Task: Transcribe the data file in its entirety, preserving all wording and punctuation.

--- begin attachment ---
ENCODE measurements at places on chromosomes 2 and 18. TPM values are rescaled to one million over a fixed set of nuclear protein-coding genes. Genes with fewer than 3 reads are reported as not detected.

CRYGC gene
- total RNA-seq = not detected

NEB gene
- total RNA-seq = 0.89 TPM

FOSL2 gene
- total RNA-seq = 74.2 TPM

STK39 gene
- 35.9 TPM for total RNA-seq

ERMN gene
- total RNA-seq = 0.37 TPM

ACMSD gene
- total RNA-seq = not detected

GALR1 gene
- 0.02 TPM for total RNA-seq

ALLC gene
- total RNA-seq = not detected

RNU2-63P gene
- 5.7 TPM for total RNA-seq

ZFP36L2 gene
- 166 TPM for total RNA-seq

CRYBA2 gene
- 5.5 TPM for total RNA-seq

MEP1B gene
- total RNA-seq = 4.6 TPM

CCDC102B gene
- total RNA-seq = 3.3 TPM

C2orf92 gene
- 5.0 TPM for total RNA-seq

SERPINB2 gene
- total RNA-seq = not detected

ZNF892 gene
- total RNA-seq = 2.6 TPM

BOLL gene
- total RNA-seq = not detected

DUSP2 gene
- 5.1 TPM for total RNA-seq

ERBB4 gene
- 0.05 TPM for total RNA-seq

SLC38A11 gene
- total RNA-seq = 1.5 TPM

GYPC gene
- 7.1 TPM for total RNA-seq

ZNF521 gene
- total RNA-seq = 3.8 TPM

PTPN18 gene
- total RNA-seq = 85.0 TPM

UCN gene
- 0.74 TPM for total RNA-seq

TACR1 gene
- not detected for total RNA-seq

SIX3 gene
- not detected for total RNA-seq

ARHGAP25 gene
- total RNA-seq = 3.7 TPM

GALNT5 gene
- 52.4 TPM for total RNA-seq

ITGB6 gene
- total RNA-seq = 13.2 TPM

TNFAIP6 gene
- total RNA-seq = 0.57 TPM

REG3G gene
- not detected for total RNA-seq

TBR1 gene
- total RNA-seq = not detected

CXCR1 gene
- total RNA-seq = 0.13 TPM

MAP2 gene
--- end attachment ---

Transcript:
ENCODE measurements at places on chromosomes 2 and 18. TPM values are rescaled to one million over a fixed set of nuclear protein-coding genes. Genes with fewer than 3 reads are reported as not detected.

CRYGC gene
- total RNA-seq = not detected

NEB gene
- total RNA-seq = 0.89 TPM

FOSL2 gene
- total RNA-seq = 74.2 TPM

STK39 gene
- 35.9 TPM for total RNA-seq

ERMN gene
- total RNA-seq = 0.37 TPM

ACMSD gene
- total RNA-seq = not detected

GALR1 gene
- 0.02 TPM for total RNA-seq

ALLC gene
- total RNA-seq = not detected

RNU2-63P gene
- 5.7 TPM for total RNA-seq

ZFP36L2 gene
- 166 TPM for total RNA-seq

CRYBA2 gene
- 5.5 TPM for total RNA-seq

MEP1B gene
- total RNA-seq = 4.6 TPM

CCDC102B gene
- total RNA-seq = 3.3 TPM

C2orf92 gene
- 5.0 TPM for total RNA-seq

SERPINB2 gene
- total RNA-seq = not detected

ZNF892 gene
- total RNA-seq = 2.6 TPM

BOLL gene
- total RNA-seq = not detected

DUSP2 gene
- 5.1 TPM for total RNA-seq

ERBB4 gene
- 0.05 TPM for total RNA-seq

SLC38A11 gene
- total RNA-seq = 1.5 TPM

GYPC gene
- 7.1 TPM for total RNA-seq

ZNF521 gene
- total RNA-seq = 3.8 TPM

PTPN18 gene
- total RNA-seq = 85.0 TPM

UCN gene
- 0.74 TPM for total RNA-seq

TACR1 gene
- not detected for total RNA-seq

SIX3 gene
- not detected for total RNA-seq

ARHGAP25 gene
- total RNA-seq = 3.7 TPM

GALNT5 gene
- 52.4 TPM for total RNA-seq

ITGB6 gene
- total RNA-seq = 13.2 TPM

TNFAIP6 gene
- total RNA-seq = 0.57 TPM

REG3G gene
- not detected for total RNA-seq

TBR1 gene
- total RNA-seq = not detected

CXCR1 gene
- total RNA-seq = 0.13 TPM

MAP2 gene